Attempts are being made to further isolate the hills. There is a demand for making population the only basis in determining electoral constituencies. Which, if and when happens, will mean much less representation from the hills in Nepali politics. Thus, Nepal’s hills and mountains which once captured the imagination of the West as the land of Sangri La stand on the precipice geographically, politically and demographically. So what can be done to save the hills and to retain the population there?
We need to get the people to live in the hills for they are the best place for human habitation, in terms of climate and vegetation. But how can it be done? I had approached Dr Baburam Bhattarai, the author of The Nature of Underdevelopment and Regional Structure of Nepal: A Marxist Analysis, with this question. He made a number of recommendations. He admitted that Nepal’s hills have become inhospitable. You just cannot say to the people to go back to the villages, he said. “We need to lift the rural poor from the traditional subsistence based farming and guarantee them employment. We must begin by building basic health and education infrastructure and provide them quality education.” Without this, he said, “it will be meaningless just to ask people to live in the hills. What comes from agriculture is not enough to feed the family even for six months.”
Then he floated a broader development proposal. “We must end the scattered settlement and start the compact settlement in safe areas. We should not allow the people to live over the precarious hills.” Another solution, according to Bhattarai, who is also former prime minister and chief of Naya Shakti, is to lessen the number of people dependent on agriculture. “We must not keep two third population of the country dependent on agriculture. We need to bring agriculture-dependent population to ten to 20 percent from existing 60 percent,” he reasoned.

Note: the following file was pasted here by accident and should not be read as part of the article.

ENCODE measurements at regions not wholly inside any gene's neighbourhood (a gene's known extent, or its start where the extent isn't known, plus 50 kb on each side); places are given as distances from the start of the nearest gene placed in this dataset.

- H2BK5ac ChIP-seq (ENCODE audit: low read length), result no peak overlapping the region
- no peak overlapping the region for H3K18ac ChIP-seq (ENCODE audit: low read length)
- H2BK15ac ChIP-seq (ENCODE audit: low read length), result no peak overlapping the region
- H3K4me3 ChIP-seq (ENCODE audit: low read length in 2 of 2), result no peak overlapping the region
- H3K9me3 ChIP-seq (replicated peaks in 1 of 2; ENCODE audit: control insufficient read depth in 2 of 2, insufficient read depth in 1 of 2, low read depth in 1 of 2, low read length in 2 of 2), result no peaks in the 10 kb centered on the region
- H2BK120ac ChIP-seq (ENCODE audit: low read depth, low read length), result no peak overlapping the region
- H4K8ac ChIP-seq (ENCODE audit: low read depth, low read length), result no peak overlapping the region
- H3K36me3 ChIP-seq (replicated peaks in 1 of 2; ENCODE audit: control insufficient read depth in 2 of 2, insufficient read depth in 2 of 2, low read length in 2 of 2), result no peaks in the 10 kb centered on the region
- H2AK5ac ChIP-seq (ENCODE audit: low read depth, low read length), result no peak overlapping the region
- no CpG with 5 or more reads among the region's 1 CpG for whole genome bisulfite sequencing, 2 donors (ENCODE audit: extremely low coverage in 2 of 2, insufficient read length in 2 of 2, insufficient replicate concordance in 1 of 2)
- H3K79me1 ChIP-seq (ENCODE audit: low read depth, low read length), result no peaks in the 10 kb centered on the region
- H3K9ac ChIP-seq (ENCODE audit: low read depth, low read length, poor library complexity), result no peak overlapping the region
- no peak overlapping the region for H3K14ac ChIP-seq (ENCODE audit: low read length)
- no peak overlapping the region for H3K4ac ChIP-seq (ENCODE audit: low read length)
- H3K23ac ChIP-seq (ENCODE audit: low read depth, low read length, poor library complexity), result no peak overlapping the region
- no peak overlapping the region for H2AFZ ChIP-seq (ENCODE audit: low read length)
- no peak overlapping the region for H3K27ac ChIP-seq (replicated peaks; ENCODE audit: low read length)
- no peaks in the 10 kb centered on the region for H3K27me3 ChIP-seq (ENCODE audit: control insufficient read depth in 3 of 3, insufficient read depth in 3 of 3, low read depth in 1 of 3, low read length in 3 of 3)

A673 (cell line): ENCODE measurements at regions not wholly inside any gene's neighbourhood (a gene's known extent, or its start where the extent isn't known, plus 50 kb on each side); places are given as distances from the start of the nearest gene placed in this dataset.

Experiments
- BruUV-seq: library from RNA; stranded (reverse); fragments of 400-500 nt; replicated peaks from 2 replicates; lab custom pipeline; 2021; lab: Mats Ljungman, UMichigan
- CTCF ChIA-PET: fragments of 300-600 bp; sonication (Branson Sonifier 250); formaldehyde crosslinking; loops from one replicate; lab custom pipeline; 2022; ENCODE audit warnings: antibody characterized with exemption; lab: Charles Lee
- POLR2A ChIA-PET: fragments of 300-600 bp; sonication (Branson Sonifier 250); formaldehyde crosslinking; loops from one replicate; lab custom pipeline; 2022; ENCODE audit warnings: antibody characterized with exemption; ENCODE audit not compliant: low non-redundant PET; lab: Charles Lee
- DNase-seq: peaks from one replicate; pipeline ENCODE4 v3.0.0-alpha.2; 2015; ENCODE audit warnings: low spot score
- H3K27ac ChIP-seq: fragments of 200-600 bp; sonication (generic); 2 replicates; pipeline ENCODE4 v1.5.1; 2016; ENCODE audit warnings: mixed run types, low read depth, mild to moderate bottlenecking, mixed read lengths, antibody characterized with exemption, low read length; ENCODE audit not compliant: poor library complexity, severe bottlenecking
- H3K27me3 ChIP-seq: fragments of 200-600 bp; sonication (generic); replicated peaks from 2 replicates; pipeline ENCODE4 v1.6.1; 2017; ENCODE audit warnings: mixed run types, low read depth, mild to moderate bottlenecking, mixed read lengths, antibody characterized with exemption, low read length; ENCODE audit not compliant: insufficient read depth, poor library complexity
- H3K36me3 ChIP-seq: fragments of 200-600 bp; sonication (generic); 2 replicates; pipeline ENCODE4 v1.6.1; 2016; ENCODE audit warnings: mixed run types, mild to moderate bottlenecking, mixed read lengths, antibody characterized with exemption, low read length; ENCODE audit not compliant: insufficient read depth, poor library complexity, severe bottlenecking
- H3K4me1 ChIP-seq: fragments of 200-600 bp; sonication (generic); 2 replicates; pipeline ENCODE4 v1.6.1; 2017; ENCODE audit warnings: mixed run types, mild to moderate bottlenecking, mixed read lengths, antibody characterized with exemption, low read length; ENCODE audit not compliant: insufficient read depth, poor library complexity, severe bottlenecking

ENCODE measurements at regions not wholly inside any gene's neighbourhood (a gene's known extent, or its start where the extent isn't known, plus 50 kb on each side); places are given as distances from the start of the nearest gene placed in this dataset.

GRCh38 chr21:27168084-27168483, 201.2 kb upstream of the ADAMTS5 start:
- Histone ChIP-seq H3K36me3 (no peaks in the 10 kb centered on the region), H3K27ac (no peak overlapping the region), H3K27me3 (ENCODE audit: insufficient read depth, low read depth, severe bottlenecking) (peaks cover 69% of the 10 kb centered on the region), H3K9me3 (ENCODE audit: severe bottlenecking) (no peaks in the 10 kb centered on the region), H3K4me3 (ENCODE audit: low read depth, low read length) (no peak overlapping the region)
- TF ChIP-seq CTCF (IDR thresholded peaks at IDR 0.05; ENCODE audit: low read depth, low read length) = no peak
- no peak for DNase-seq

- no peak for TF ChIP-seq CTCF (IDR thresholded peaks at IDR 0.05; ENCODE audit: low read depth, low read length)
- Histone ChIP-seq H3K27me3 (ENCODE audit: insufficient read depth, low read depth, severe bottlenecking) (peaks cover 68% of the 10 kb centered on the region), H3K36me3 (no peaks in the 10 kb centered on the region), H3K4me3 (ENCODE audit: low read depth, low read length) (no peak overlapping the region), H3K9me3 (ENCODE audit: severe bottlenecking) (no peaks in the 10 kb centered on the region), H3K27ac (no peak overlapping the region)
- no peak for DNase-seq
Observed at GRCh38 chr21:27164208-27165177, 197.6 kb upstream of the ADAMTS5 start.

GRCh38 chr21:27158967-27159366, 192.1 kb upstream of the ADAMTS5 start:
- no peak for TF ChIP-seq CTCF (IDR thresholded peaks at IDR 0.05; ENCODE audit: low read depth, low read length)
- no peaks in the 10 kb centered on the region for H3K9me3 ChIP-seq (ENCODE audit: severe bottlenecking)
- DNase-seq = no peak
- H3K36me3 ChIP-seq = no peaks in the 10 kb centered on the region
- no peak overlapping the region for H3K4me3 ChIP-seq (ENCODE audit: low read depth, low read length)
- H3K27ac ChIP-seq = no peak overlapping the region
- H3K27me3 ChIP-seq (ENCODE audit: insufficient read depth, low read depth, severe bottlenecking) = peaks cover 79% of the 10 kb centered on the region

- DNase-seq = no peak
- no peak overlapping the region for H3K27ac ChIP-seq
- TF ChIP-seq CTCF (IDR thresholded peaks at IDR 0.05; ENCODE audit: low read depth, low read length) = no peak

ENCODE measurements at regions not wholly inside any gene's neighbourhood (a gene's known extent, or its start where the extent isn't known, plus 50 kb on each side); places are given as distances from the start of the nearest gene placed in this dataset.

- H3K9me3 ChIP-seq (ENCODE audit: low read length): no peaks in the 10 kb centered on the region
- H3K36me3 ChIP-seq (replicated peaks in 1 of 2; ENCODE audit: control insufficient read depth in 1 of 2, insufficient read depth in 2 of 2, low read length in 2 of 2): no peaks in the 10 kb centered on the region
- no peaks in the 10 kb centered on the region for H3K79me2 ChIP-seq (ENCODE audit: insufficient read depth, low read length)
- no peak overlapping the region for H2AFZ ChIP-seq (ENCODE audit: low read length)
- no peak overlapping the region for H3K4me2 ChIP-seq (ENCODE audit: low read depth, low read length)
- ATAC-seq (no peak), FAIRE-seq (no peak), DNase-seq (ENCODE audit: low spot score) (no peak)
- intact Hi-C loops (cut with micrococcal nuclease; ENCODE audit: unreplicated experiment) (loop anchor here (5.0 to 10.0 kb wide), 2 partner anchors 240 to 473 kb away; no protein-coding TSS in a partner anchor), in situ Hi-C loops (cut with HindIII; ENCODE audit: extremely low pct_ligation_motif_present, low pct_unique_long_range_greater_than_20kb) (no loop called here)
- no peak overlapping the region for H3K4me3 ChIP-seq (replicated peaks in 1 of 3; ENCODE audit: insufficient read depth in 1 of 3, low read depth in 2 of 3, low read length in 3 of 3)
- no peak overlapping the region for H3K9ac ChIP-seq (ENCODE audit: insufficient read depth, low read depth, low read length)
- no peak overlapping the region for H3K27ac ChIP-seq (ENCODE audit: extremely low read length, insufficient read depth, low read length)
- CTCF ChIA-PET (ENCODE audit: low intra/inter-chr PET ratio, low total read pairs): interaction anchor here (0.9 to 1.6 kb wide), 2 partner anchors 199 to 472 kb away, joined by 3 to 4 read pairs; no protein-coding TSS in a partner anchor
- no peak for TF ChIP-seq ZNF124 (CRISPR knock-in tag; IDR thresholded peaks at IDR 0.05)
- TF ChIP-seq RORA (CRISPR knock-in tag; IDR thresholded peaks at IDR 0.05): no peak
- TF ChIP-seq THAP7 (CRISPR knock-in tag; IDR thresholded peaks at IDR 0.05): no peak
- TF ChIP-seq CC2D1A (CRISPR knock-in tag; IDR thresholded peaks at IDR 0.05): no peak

But people also need to be saved from landslides and floods. Laxmi Dutt Bhatt, Ecosystem Management Specialist with ICIMOD, insists on the need for proper environmental assessment before any infrastructure projects are carried out in hill areas.
He recommends “proper selection of species [of trees] with deep root system to control landslide” and advocates for “watershed management/basin level approach” to ensure “environmental protection and development together.” “Our development plans are mostly sectoral,” he said, therefore, “we need to take holistic, intersectoral plans” to identify the critical areas.” All this makes perfect sense.
Indeed, Nepal’s hills can be made livable and lives can be saved. For this, however, a hope should be generated that life in the hill villages can also be comfortable. Completing the mid-hill highway as soon as possible will instill this hope. If we could have completed the north-south highways, which have been under discussion from as early as Panchayat eras, hills would have been transformed by now.
Nature has placed us on such situation that what happens in the hills and mountains have direct bearing over population and land across the country. Prosperity and wellbeing in one region depends on prosperity and wellbeing of other. This interdependence should not be broken. Reviving life in the hills is a tall order. But giving up on it will be even more dangerous. There are a number of countries in the world with topography like ours. They have managed their development and safety well. Yes, it will be costly and difficult. But this is how our country is like.